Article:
2. Take virtual GULAG tour at http://www.thegulag.org
  3. Solzhenitsyn: One Day in the Life of Ivan Denisovich

UGS 302 • Modern Savages

61940 • Spring 2018
Meets TTH 3:30PM-5:00PM BUR 228
Wr ID

The Signature Course (UGS 302 and 303) introduces first-year students to the university’s academic community through the exploration of new interests. The Signature Course is your opportunity to engage in college-level thinking and learning.

REE 325 • Russian Cinema: Potemkin-Putin

44615 • Spring 2017
Meets TTH 12:30PM-2:00PM GEA 127
GC (also listed as C L 323)

Description:

The course is intended as a general introduction to the history of Russian-Soviet film. It will survey landmark cinematic texts from the early days of filmmaking in Russia to the present. In viewing and discussing these films, we will also be following the course of Russian social and cultural history. The goal, thus, is not only to acquaint students with major achievements of Russian cinema, but to use these as a gateway to mapping the broader territory of Russian culture over a turbulent century.

 

Readings:

The Battleship Potemkin (Sergei Eisenstein, 1925)

Man with a Movie Camera (Dziga Vertov, 1929)

Chapaev (Vassiliev Brothers, 1934)

Ivan the Terrible, Part II (Sergei Eisenstein, 1944)

The Cranes Are Flying (Mikhail Kalatozov, 1956)

Ivan’s Childhood (Andrei Tarkovskii, 1962)

Autumn Marathon (Georgii Daneliia, 1979)

Moscow Does Not Believe in Tears (Vladimir Menshov, 1980)

Little Vera (Vasilii Pichul, 1988)

Brother (Aleksei Balabanov, 1997)

Peter Kenez, Cinema and Soviet Society: From the Revolution to the Death of Stalin. NY: I.B. Tauris, 2008

Richard Taylor and Ian Christie, Eds. The Film Factory: Russian and Soviet Cinema in Documents, 1896-1939. Cambridte: Harvard UP, 1988.

 

Grading:

Class participation 20%

Weekly viewing journal 30%

Midterm exam 20%

Final paper/exam 30%

UGS 302 • Modern Savages

62585 • Spring 2017
Meets TTH 3:00PM-4:30PM SAC 5.102
Wr ID

The Signature Course (UGS 302 and 303) introduces first-year students to the university’s academic community through the exploration of new interests. The Signature Course is your opportunity to engage in college-level thinking and learning.

REE 302 • Soviet Hero In Lit/Culture

44510 • Fall 2016
Meets TTH 9:30AM-11:00AM GEA 127
GC (also listed as C L 305)

Description:

The Revolution of 1917, which brought to life the first socialist state in world history, was to be the dawn of a new civilization and the breeding ground for a new human species. On the cultural front, the search began for a new hero: a character type or image of Soviet humanity, distinct from everything encountered so far in (bourgeois) literature, film, or art. This search continued for the next seven decades of the Soviet Union’s existence. It produced numerous versions of the Soviet hero, on page, screen, and in popular consciousness. The course will explore the cultural history of the Soviet Union by passing through a gallery of such heroes and heroines, real and fictional, belonging to various historical moments. For our acquaintance with the Soviet hero(-ine), in his/her various phases and guises, will sample diverse cultural media: literature, film, art, newspapers, popular songs and jokes.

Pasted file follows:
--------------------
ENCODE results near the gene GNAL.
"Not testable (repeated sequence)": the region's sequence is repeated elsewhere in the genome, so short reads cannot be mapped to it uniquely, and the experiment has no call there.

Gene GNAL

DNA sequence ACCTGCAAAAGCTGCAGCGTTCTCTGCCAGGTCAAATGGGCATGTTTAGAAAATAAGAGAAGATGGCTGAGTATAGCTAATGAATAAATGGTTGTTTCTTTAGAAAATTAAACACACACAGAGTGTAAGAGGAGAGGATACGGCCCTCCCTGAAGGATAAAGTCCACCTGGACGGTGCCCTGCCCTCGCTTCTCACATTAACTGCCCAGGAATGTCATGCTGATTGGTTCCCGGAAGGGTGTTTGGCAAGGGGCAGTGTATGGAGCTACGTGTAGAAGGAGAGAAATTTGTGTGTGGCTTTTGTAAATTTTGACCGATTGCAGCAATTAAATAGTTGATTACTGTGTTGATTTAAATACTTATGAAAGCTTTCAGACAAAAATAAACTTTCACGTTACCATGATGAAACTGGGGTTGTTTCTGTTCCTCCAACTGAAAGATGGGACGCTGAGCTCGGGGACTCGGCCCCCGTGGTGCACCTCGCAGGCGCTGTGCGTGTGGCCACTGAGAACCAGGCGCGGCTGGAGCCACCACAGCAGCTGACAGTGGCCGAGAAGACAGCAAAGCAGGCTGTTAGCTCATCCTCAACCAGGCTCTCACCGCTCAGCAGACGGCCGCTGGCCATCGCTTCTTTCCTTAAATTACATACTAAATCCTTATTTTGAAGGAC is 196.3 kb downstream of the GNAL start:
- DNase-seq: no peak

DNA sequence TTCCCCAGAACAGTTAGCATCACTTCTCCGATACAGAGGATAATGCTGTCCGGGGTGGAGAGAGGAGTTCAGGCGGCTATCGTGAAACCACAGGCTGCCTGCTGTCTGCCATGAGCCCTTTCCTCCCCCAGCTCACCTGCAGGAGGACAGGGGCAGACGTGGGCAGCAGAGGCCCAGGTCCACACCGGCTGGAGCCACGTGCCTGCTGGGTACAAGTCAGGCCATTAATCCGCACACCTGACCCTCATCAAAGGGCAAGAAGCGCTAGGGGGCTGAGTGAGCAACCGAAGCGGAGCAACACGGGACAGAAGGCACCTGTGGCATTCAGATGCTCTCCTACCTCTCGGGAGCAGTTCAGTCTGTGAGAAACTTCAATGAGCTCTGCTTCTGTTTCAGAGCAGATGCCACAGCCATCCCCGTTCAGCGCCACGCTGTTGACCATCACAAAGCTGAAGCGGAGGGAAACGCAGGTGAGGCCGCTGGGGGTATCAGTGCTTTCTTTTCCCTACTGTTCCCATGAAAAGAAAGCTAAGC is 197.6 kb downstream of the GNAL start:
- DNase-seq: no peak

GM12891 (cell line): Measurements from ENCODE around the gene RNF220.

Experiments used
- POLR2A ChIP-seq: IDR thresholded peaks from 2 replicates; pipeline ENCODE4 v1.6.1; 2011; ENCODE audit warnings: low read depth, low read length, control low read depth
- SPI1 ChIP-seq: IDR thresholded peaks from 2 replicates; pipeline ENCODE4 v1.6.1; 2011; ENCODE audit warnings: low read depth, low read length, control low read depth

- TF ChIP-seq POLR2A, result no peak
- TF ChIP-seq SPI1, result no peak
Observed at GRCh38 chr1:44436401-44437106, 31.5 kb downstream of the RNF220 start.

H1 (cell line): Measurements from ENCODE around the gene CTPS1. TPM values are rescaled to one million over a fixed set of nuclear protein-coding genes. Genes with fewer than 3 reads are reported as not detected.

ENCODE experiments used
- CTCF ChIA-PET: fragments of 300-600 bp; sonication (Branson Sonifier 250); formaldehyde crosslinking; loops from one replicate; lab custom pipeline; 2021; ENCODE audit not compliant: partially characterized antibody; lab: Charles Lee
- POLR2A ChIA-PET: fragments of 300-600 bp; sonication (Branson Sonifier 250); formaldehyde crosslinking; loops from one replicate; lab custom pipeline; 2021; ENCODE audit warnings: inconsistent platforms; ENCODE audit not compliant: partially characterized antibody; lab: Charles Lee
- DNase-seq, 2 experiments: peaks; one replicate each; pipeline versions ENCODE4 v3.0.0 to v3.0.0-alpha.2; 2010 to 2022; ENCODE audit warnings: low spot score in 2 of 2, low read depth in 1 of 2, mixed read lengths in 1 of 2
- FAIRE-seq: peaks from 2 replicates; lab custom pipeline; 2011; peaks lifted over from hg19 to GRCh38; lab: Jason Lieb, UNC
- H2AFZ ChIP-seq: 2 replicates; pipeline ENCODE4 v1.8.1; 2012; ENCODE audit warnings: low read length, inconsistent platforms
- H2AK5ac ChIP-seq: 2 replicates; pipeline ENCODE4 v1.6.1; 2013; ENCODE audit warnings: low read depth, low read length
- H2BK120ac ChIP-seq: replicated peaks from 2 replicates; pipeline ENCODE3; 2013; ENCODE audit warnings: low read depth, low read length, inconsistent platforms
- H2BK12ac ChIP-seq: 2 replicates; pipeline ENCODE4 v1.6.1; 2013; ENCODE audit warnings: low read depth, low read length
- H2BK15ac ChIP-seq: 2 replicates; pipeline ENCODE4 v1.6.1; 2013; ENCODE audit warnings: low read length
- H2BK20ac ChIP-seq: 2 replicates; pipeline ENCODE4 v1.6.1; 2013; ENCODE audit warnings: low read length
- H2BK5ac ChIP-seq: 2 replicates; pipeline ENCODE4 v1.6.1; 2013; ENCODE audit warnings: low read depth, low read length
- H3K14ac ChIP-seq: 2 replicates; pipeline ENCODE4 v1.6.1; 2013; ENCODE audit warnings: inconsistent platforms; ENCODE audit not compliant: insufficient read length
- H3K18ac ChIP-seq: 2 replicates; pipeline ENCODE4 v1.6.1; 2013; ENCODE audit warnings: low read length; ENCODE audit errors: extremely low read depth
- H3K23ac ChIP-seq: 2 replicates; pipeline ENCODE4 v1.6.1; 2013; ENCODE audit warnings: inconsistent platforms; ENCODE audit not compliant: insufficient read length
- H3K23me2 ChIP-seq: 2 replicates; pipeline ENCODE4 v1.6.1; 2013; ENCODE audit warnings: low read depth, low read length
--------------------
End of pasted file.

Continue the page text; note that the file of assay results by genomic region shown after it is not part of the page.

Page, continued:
Readings:

  • Fedor Gladkov, Cement
  • Vsevolod Pudovkin, Mother
  • Iurii Olesha, Envy
  • Vassiliev Brothers, Chapaev
  • Boris Polevoi, Story about a Real Man
  • Sergei Bondarchuk, Fate of a Man
  • Aleksandr Solzhenitsyn, One Day in the Life of Ivan Denisovich
  • Aleksei German, Twenty Days without War 
  • Viktor Erofeev, Moscow to the End of the Line
  • Andrzej Wajda, Man of Marble

POL 312L • Second-Year Polish II

43945 • Spring 2016
Meets MWF 1:00PM-2:00PM BUR 228

POL 312L is continuation of the second  year Polish language instruction.  We will continue with written and  spoken language with an emphasis on active communication. By the end of the semester you should be able to read short texts with some ease and to carry on a conversation about an everyday subject.

Prerequisites:

POL 312K or consent of the instructor

Readings:

Krok po kroku” Polski Level A2 Text book and workbook

Iwona Stempek, Anna Stelmach

Glossa, Krakow, Poland

Available at Coop

Grading:

Tests                                                   20%       

Attendance and participation                15%    

Homework                                          15%

Presentation in class                          10%

Written assignments                          15%

Midterm Oral                                    10%    

Final Oral                                         15%

REE 386 • Stalinism: Ideology & Cultr

43790 • Spring 2016
Meets M 3:00PM-6:00PM CMA 3.134

Course description:

As Russia under Putin continues to court authoritarian rule, Stalinism remains as relevant as ever. Even more so because, instead of causing embarrassment, the Stalinist period is being unflinchingly reclaimed by the current regime for a heroic nationalist history, while Stalin is contending for the title of greatest Russian ever (he took third place in a 2008 nationwide poll).  The seminar will examine Stalinism as a complex historical, ideological, and cultural phenomenon that crucially shaped Russia’s destiny through the twentieth century and up to the present moment. While giving due attention to its dark sides, we will seek our way beyond popular stereotypes (blood-thirty tyrant; miserable and terrorized population; total propaganda; etc). The course consists of three modules: 1) History; 2) Ideology; and 3) Culture. The last of these—in which we will consider some landmark works of literature, film, and art of the quarter-century 1928-1953—carries the greatest weight. Yet it is a plain fact that in no other period of Russian history has culture been so closely bound with political and ideological questions, and with the affairs of state in general. And this means that we will understand little about cultural developments if we do not understand, first, those factors—economic, political, ideological, personal—that made Stalinism possible and defined its character.